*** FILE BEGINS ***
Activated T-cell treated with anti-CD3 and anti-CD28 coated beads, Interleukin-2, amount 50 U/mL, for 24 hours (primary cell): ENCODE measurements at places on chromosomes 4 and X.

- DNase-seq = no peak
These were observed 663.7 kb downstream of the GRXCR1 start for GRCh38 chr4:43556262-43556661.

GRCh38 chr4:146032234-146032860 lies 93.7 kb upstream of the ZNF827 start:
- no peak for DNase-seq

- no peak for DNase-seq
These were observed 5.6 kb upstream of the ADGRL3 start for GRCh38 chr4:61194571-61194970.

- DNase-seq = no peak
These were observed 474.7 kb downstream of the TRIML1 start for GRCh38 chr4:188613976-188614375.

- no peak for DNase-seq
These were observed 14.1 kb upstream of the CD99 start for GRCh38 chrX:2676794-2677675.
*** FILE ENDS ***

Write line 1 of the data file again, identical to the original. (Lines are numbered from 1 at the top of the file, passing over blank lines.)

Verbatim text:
Activated T-cell treated with anti-CD3 and anti-CD28 coated beads, Interleukin-2, amount 50 U/mL, for 24 hours (primary cell): ENCODE measurements at places on chromosomes 4 and X.